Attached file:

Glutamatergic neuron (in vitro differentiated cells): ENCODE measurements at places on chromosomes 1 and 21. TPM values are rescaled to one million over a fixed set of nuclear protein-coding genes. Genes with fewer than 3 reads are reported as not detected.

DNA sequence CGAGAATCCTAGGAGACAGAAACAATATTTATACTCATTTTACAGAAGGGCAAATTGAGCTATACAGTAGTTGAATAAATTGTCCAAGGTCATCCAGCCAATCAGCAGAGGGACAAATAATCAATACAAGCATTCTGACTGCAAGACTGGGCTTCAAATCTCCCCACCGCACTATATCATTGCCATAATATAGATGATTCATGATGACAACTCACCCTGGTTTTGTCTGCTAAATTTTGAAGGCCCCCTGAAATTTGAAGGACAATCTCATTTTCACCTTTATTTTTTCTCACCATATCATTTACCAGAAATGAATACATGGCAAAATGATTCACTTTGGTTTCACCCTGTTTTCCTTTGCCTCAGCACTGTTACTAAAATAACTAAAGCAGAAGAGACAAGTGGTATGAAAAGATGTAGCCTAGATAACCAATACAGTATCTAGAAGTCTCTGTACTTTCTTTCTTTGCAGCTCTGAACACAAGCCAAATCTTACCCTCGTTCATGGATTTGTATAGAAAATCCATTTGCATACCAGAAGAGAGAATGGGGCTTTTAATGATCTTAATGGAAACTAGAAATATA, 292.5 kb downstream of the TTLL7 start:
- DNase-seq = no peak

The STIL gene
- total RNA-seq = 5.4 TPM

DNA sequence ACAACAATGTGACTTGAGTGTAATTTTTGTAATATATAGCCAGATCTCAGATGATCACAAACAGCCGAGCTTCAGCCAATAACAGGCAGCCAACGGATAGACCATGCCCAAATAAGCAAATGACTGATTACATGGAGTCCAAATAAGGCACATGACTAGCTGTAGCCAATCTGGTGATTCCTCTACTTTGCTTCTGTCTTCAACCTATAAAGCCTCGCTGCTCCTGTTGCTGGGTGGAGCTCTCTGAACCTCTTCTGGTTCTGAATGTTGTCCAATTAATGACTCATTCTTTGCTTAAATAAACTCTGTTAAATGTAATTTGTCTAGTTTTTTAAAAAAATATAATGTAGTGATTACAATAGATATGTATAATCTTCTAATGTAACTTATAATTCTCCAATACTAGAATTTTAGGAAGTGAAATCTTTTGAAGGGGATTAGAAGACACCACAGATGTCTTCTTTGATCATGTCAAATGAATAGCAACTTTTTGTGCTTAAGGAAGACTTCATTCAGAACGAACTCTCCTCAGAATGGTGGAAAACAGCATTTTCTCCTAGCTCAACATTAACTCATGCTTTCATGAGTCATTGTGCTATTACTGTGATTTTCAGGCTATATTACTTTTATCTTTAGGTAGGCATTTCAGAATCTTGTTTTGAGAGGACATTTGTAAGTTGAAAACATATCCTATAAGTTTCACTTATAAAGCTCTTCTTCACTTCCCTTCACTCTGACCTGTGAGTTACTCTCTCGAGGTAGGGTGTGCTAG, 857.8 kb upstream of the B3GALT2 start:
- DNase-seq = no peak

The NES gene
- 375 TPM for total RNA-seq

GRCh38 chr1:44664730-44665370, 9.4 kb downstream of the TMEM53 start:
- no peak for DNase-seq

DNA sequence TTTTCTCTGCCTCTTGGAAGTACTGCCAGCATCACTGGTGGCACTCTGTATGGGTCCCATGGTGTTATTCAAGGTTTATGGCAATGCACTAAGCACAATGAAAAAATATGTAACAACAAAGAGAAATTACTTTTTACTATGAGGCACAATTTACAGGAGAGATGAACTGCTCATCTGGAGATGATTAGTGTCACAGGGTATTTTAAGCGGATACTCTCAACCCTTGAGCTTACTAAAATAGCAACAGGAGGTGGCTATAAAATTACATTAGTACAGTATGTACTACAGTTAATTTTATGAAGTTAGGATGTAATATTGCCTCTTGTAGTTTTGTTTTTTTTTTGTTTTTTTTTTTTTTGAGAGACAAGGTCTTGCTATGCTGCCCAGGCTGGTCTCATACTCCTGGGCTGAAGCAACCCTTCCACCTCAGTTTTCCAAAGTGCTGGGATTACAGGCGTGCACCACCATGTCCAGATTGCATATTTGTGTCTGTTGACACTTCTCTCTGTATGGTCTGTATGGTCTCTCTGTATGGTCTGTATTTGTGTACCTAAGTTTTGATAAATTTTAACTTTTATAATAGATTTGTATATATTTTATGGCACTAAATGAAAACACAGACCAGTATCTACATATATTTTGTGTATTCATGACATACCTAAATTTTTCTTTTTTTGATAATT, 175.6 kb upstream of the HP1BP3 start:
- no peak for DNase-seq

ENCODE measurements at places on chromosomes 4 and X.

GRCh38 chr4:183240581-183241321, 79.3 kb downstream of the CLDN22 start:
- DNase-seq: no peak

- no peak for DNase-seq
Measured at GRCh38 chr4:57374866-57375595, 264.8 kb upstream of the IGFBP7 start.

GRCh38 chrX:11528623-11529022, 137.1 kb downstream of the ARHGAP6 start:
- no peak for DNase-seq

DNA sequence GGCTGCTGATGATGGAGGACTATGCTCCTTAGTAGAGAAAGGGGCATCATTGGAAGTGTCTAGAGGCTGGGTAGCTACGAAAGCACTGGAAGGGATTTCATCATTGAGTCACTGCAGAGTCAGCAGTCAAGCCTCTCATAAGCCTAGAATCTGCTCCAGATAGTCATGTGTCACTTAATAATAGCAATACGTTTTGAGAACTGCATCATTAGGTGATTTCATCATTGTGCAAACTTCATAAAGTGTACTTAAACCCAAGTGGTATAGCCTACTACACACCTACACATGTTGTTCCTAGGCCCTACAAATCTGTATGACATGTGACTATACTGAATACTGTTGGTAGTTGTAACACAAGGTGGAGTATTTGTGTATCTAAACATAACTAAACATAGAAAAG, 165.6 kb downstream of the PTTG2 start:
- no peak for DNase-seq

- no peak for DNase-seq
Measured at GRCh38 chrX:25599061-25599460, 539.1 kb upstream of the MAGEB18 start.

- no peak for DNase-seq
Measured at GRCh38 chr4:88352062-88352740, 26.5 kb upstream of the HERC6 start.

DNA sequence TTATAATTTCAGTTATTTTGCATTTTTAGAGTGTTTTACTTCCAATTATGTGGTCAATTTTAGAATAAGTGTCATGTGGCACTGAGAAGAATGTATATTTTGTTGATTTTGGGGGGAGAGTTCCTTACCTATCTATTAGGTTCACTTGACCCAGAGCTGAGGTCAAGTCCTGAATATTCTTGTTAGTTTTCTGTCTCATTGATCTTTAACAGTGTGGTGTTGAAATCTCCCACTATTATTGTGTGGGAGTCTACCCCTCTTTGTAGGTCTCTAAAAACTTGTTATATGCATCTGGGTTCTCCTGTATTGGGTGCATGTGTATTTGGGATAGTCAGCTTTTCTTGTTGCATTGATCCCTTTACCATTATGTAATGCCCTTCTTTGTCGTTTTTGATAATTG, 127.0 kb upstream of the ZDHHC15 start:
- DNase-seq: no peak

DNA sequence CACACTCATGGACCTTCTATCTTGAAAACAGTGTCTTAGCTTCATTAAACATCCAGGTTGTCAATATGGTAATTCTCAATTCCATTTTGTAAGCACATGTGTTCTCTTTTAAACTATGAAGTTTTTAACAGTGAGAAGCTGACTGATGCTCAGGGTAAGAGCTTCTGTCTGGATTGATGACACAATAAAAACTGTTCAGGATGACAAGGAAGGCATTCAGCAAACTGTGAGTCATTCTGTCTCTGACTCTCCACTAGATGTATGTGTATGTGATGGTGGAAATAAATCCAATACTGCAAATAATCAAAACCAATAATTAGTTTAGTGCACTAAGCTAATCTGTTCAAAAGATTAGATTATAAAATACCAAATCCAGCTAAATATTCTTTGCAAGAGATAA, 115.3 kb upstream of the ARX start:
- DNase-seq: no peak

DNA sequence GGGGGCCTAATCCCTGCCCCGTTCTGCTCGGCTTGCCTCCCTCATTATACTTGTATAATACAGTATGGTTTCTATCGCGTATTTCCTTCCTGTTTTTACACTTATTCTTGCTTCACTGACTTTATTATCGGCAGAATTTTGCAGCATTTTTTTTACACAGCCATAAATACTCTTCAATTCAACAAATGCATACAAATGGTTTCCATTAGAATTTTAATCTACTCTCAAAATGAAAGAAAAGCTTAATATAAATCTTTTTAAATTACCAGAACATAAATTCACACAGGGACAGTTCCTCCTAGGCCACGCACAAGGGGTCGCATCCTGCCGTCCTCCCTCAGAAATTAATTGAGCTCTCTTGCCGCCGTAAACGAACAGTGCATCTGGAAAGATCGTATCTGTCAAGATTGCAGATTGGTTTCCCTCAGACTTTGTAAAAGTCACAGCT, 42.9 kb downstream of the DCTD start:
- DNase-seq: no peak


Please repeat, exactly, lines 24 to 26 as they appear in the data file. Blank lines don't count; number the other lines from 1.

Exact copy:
Measured at GRCh38 chrX:25599061-25599460, 539.1 kb upstream of the MAGEB18 start.

- no peak for DNase-seq
Measured at GRCh38 chr4:88352062-88352740, 26.5 kb upstream of the HERC6 start.